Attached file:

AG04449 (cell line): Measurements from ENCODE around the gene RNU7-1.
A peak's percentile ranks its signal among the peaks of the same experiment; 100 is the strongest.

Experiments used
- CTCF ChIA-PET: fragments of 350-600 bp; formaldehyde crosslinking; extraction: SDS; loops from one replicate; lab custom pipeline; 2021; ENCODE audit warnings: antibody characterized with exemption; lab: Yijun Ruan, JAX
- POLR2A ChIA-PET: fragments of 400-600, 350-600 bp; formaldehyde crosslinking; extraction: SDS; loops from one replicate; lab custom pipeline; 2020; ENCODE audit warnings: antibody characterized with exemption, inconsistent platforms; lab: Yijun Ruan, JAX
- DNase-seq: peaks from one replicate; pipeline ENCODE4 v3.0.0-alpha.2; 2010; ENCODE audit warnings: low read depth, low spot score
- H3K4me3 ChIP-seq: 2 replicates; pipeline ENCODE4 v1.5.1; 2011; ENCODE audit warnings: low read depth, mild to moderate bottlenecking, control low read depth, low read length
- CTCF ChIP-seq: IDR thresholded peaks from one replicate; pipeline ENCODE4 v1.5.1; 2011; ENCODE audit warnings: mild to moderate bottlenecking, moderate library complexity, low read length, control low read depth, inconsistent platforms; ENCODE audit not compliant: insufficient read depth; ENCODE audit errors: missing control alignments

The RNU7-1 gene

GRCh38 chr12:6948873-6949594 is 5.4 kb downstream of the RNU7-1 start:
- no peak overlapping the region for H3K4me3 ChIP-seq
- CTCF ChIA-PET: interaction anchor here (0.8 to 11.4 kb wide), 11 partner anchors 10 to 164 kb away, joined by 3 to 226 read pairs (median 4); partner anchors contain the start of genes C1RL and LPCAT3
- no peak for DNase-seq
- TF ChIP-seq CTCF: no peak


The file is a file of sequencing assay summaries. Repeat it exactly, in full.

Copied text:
AG04449 (cell line): Measurements from ENCODE around the gene RNU7-1.
A peak's percentile ranks its signal among the peaks of the same experiment; 100 is the strongest.

Experiments used
- CTCF ChIA-PET: fragments of 350-600 bp; formaldehyde crosslinking; extraction: SDS; loops from one replicate; lab custom pipeline; 2021; ENCODE audit warnings: antibody characterized with exemption; lab: Yijun Ruan, JAX
- POLR2A ChIA-PET: fragments of 400-600, 350-600 bp; formaldehyde crosslinking; extraction: SDS; loops from one replicate; lab custom pipeline; 2020; ENCODE audit warnings: antibody characterized with exemption, inconsistent platforms; lab: Yijun Ruan, JAX
- DNase-seq: peaks from one replicate; pipeline ENCODE4 v3.0.0-alpha.2; 2010; ENCODE audit warnings: low read depth, low spot score
- H3K4me3 ChIP-seq: 2 replicates; pipeline ENCODE4 v1.5.1; 2011; ENCODE audit warnings: low read depth, mild to moderate bottlenecking, control low read depth, low read length
- CTCF ChIP-seq: IDR thresholded peaks from one replicate; pipeline ENCODE4 v1.5.1; 2011; ENCODE audit warnings: mild to moderate bottlenecking, moderate library complexity, low read length, control low read depth, inconsistent platforms; ENCODE audit not compliant: insufficient read depth; ENCODE audit errors: missing control alignments

The RNU7-1 gene

GRCh38 chr12:6948873-6949594 is 5.4 kb downstream of the RNU7-1 start:
- no peak overlapping the region for H3K4me3 ChIP-seq
- CTCF ChIA-PET: interaction anchor here (0.8 to 11.4 kb wide), 11 partner anchors 10 to 164 kb away, joined by 3 to 226 read pairs (median 4); partner anchors contain the start of genes C1RL and LPCAT3
- no peak for DNase-seq
- TF ChIP-seq CTCF: no peak